Why Video Games Will Be the Next Dominant Tech Platform

Dave Morgan
Dave Morgan  |  Chief Executive Officer
Published: Jun. 23, 2021

One of the things I look forward to each year is the latest annual outlook from longtime media industry leader and management consultant Michael Wolf and his firm Activate. If you haven’t already done so, I highly recommend downloading the 148-slide Activate Media & Technology Outlook 2021. Even though the year’s half over, it’s still a must-read. I devoured it as soon as it was available and was not disappointed.

It is a very special view on how consumers are changing their media behaviors and preferences, looking at everything from TV to ecommerce to video games.

Emphasis on video games. Because what really struck me is one of the report's core theses: Games are emerging as not just the fastest growing media behavior among Americans, but as the next dominant tech platform, akin to what we saw in search starting 20 years ago and social over the past decade.

The opening bullet captured it perfectly: “Gaming is the new technology paradigm as most digital activities (e.g., search, social, shopping, live events) will increasingly take place inside of gaming.”

I believe that Wolf and his colleagues at Activate are spot-on. Games will become the dominant platform for digital activities over the next decade. As a result, games will become one of the most important platforms for advertising and marketing during that time frame as well. It will become the place where people don’t just play games but watch their TV and their movies (and their ads, too).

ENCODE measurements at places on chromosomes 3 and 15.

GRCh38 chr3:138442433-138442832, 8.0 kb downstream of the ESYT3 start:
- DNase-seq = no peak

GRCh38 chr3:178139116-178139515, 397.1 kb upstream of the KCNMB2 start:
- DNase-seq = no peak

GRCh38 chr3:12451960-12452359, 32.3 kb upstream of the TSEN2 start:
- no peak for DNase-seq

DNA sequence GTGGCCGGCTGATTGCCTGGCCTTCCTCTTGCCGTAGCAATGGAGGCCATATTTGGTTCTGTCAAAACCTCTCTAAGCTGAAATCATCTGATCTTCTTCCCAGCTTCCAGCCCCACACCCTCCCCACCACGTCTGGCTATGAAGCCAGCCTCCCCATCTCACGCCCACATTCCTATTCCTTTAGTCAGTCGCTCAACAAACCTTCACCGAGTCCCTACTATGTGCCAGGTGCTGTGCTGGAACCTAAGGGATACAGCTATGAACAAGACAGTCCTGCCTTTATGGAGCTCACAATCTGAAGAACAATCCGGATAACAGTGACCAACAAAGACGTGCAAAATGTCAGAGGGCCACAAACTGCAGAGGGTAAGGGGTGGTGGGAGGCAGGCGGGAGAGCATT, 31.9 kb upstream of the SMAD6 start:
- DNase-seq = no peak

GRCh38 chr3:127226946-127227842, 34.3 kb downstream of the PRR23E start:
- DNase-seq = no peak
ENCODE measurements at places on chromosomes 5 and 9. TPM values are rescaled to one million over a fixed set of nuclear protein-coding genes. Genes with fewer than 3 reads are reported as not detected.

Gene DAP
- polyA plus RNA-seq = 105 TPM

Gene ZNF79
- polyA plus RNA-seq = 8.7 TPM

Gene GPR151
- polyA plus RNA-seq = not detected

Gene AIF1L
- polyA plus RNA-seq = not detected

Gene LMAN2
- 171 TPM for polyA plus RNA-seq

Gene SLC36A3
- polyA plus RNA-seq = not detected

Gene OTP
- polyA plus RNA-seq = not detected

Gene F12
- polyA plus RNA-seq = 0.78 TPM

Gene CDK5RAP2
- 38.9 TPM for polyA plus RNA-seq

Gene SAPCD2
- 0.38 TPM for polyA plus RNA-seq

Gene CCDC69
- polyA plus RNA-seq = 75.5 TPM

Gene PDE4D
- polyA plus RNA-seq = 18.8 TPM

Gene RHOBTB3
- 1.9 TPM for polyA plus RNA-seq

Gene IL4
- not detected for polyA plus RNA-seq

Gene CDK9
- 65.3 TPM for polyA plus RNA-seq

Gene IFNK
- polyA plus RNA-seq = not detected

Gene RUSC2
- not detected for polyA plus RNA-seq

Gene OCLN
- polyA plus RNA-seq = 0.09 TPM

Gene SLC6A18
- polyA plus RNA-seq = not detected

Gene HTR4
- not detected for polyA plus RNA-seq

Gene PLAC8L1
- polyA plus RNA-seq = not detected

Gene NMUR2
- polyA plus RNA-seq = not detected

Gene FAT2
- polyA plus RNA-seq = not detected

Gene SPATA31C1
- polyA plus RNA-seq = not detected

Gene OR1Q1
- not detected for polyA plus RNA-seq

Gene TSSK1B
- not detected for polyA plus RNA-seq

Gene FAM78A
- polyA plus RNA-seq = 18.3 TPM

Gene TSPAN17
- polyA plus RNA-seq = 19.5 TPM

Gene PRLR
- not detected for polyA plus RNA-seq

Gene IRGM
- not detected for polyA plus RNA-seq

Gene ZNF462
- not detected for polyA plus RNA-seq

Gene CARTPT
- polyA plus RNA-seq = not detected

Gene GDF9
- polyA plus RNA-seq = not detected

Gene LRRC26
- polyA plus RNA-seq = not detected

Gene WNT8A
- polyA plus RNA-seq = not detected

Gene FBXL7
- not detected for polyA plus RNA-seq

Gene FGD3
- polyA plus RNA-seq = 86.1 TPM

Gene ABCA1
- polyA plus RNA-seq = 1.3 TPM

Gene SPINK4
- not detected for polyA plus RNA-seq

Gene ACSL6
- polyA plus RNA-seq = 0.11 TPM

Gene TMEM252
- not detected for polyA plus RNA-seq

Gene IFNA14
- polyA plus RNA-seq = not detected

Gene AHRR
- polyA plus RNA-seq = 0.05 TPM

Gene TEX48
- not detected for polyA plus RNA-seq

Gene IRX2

Just look at Fortnite: The free-to-play game now has more than 300 million registered users around the world and is streaming private concerts and full movies to gamers logging on, while collecting more than $5 billion this year in micro-transactions from a small subset of users who buy virtual goods and capabilities to use in the game.

Do I think publishers of games like Fortnite should immediately flood their platforms with ads? Absolutely not. The introduction of advertising into these massive and fast-emerging media platforms will require managing a delicate balance centered on a single, simple and unbreakable precept: The gamer is in charge.

These games are so popular because gamers and their friends playing them are the center of this universe. Ad models that emerge on these platforms will have to operate the same way.

What might that advertising look like, then? It will start with permission. I expect gamers will have to consent to accept each and every ad. It will include skipping. Gamers will need to be able to skip any ad they don’t want to watch.

And ads in video games will certainly involve rewards. Gamers will need to receive value for ads that they watch. The majority of Fortnite players don’t spend on anything in the game, but I’m sure those same hundreds of millions of gamers would also like some of the same stuff their friends are getting. Watching ads to get these perks might be an attractive path.

Bringing ads to premium video games will absolutely require amazing ads, with really great, relevant creative. Sticking in ads from programmatic feeds or taking any old ad off TV or YouTube won’t cut it.

If advertisers want to be welcomed into video game environments, they will need to treat them like the Oscars and the Super Bowl: Create great ads that are highly relevant to the event while being fun and memorable to experience.

I suspect the emergence of video games as the next dominant tech platform may take some time to play out. But, given the acceleration and growth that video game playing has experienced through this terrible pandemic, it may happen much sooner than many people would expect. Ads may be part of this trend sooner, as well.

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An earlier version of this blog was originally published by MediaPost.